A new rule streamlining the requirements that govern national bank trust departments contains a potential landmine.

In a final rule issued Dec. 30, the Office of the Comptroller of the Currency included in its definition of fiduciary business any activity in which "the bank receives a fee for its investment advice."

Industry representatives are concerned that the rule, which revamps Part 9 of the OCC rulebook, could bring several bank services under cumbersome new requirements. Banks that engage in fiduciary activities are subject to special exams and additional bookkeeping and audit requirements.

In addition, trust customer protections are quite strict. For example, trust banks are faced with stringent conflict of interest restrictions and prudent investor rules.

"In the midst of this deregulatory package, you have a real potential for some increased regulatory burden in an area that no one expected to see any," said Charles M. Horn, a partner with the Washington law firm Mayer, Brown & Platt.

Investment advice is an important service banks offer their corporate customers. For example, many national banks earn fee income by giving investment advice to municipalities.

In addition, corporations often pay banks for merger and acquisition advice.

Both of these services could fall under the OCC's expanded definition of fiduciary activities, according to Sarah A. Miller, a senior government relations counsel at the American Bankers Association.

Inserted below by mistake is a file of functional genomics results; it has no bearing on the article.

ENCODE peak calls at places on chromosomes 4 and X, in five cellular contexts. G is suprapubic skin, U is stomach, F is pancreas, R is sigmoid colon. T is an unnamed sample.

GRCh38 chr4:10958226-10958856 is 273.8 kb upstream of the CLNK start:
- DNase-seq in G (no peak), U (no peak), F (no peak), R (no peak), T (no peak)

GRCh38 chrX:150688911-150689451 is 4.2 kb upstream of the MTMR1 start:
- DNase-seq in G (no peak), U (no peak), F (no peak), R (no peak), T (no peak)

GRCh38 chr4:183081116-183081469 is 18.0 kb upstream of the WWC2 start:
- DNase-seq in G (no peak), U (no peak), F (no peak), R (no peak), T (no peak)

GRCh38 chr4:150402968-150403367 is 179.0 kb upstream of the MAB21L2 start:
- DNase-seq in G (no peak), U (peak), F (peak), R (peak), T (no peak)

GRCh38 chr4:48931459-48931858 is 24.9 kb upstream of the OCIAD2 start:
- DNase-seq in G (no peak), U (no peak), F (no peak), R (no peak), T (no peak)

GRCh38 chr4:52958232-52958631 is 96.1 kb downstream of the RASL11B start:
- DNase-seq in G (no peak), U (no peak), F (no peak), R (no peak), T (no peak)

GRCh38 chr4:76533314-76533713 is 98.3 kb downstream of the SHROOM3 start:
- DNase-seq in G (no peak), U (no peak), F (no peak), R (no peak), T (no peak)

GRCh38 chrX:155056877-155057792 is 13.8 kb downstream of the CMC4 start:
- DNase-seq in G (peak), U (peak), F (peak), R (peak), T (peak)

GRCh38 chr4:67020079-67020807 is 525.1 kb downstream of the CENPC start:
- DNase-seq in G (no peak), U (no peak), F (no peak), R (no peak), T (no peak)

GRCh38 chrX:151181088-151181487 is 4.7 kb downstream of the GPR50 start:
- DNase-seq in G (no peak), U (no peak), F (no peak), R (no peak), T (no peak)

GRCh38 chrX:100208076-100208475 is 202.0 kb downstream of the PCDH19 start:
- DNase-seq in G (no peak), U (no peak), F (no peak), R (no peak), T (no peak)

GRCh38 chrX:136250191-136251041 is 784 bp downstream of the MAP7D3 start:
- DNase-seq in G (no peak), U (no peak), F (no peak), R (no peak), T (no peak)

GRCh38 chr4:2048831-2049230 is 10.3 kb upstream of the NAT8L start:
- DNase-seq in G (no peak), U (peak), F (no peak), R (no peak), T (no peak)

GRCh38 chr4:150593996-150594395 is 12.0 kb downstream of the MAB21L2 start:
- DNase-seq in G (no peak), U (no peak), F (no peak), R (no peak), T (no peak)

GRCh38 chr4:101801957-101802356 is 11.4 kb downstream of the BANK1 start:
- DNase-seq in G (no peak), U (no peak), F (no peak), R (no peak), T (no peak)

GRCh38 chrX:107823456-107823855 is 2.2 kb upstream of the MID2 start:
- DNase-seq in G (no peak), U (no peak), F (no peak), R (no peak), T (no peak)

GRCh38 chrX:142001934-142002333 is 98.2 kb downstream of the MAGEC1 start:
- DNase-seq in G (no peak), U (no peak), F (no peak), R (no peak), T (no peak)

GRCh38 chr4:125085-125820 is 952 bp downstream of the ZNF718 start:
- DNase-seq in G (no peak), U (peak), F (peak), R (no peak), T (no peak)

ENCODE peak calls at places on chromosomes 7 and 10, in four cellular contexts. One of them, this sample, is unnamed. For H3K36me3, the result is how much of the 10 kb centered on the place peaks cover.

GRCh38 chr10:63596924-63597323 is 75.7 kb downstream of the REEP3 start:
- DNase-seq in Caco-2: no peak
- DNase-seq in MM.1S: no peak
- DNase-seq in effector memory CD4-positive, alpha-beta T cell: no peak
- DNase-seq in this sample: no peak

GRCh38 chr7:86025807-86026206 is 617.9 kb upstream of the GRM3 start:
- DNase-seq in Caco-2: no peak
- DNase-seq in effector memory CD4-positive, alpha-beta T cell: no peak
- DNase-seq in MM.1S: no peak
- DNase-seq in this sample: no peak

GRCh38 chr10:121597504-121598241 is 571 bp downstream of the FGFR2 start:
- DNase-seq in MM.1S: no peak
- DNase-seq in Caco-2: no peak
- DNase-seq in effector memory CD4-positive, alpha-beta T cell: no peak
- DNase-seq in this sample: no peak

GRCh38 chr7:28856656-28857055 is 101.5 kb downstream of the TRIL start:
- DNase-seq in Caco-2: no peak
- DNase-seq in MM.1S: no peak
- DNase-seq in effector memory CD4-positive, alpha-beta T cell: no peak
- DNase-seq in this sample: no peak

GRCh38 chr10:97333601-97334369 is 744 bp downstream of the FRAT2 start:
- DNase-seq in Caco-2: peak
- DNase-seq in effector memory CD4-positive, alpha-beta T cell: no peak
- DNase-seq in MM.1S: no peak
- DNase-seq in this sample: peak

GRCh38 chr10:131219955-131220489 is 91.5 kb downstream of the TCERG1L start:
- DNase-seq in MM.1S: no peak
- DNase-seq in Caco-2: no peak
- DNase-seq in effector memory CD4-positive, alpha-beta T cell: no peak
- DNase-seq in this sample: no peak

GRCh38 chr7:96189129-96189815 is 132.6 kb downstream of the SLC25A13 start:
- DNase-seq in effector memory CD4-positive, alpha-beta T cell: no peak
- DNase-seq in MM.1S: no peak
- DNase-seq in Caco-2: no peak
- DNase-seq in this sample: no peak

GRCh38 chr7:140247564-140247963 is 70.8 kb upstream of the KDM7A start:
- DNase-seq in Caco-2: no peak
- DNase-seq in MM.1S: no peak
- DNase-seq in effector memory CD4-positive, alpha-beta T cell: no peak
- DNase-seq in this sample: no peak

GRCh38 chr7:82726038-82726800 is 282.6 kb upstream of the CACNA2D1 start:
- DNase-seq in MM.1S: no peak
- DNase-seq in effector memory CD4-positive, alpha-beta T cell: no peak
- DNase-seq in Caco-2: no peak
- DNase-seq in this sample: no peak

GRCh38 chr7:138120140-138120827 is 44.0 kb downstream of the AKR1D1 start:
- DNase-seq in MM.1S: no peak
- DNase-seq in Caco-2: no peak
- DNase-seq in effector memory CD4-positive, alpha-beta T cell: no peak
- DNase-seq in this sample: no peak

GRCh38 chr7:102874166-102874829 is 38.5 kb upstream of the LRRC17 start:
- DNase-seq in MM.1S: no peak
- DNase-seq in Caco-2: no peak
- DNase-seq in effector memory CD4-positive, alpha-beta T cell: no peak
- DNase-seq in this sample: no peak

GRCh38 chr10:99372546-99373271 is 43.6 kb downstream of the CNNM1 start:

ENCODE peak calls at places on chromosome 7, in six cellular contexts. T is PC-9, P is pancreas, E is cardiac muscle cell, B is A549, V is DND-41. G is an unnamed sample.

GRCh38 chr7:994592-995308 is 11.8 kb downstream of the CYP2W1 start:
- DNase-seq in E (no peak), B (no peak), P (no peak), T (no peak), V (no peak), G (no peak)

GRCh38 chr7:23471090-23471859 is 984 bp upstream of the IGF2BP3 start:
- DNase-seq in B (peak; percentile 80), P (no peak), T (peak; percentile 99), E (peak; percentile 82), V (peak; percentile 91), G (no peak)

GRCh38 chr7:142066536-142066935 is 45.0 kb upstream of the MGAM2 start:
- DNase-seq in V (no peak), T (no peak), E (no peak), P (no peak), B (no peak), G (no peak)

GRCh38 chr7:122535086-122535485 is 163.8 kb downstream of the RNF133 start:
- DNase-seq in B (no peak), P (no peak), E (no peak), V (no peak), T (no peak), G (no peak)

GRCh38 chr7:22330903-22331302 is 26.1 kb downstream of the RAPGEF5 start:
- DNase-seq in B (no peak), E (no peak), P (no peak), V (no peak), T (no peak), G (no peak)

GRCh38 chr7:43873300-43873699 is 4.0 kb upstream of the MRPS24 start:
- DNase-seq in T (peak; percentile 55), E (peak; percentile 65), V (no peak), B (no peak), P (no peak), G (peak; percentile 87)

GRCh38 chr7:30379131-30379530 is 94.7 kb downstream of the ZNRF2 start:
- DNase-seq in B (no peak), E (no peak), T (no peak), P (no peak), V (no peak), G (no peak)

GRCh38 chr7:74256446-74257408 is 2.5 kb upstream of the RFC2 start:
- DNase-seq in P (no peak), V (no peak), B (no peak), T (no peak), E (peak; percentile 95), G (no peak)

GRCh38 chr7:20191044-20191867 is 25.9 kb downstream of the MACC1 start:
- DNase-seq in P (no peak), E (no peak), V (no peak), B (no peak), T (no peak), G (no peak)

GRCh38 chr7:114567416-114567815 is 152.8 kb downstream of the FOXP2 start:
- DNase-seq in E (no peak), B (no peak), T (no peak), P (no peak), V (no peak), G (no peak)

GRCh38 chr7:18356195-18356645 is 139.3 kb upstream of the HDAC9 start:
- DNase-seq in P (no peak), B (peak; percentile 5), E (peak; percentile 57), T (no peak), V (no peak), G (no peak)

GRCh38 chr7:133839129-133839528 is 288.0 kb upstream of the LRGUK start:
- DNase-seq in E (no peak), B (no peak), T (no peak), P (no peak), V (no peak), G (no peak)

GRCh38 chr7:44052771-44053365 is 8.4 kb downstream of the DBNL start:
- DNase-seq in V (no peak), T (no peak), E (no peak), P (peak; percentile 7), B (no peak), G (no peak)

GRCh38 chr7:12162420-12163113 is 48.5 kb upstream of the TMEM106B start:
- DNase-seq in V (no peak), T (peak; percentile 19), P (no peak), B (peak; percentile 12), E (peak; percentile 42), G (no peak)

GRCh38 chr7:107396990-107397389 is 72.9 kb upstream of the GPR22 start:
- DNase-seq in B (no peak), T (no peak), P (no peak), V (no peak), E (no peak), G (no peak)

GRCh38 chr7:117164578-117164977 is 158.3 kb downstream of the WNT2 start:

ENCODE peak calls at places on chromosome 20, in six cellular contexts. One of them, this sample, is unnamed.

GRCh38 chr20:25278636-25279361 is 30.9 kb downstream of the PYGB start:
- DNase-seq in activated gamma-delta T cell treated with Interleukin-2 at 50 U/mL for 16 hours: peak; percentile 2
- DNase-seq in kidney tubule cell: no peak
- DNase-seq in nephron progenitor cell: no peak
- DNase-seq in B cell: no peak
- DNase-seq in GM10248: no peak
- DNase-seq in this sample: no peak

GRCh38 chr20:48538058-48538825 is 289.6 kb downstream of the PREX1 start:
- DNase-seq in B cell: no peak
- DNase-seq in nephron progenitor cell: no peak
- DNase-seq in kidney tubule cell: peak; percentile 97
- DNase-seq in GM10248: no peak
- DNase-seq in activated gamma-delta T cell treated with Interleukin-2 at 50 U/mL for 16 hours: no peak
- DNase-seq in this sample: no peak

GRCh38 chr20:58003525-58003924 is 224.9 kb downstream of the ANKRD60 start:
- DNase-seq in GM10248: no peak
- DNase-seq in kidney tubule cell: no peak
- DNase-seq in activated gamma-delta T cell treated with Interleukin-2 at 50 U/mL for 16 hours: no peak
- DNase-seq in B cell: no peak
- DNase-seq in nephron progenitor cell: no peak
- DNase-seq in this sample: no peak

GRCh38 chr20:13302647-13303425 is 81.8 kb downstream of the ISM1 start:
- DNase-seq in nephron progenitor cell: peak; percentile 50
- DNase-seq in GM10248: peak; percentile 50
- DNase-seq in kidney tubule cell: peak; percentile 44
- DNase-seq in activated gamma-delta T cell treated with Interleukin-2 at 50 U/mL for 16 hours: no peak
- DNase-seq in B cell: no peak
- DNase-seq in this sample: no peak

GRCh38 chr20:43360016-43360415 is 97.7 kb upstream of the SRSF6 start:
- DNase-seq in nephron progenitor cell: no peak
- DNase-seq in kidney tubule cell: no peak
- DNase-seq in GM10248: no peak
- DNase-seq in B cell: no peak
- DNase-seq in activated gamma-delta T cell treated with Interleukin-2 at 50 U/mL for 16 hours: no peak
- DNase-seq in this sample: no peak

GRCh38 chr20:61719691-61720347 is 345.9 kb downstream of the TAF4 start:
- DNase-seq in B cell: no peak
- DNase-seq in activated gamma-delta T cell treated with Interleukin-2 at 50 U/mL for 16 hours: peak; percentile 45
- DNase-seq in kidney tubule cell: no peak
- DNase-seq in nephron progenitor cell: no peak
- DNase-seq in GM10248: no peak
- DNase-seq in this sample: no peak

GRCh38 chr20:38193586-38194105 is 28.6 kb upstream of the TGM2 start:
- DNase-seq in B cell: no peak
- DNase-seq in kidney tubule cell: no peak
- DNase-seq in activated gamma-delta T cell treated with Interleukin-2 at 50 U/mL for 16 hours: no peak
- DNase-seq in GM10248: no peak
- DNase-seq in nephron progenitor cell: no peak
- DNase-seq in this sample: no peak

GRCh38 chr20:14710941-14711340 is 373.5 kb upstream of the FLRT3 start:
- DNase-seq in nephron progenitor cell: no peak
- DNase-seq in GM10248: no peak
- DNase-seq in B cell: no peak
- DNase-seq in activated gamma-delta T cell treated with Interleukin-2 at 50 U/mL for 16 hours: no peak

OCC Chief Counsel Julie L. Williams acknowledged that some national bank services could be covered by the new definition of fiduciary activities.

"If they are done through the bank, the Part 9 standard could apply," she said. But she declined to list exactly which services could fall under the definition.

Instead, Ms. Williams said, the OCC will issue specific guidance on a case-by-case basis.

"We expect to answer specific questions when they are asked," she said.

Ms. Williams argued that the bulk of investment advice sold by national banks is done through securities subsidiaries or affiliates, which are subject to Securities and Exchange Commission regulations. Therefore, most of these services would not be affected by Part 9.

Overall, the new rule will be a boon for national bank trust departments when it takes effect Jan. 29, Ms. Miller stressed.

The rule drops several restrictions on collective investment funds. The OCC also eased a requirement governing what national banks can do with a fiduciary's money while waiting to invest it.

The rule also codifies a December 1995 interpretive ruling in which the OCC mandated that a national bank in a particular state has the same powers as a state-chartered fiduciary.

But the OCC's expanded definition of fiduciary activities will, at the very least, cause the industry some lingering headaches.

"It sounds like the burden is going to be on us to raise the questions with the OCC regarding what exactly is covered by this rule," Ms. Miller said.

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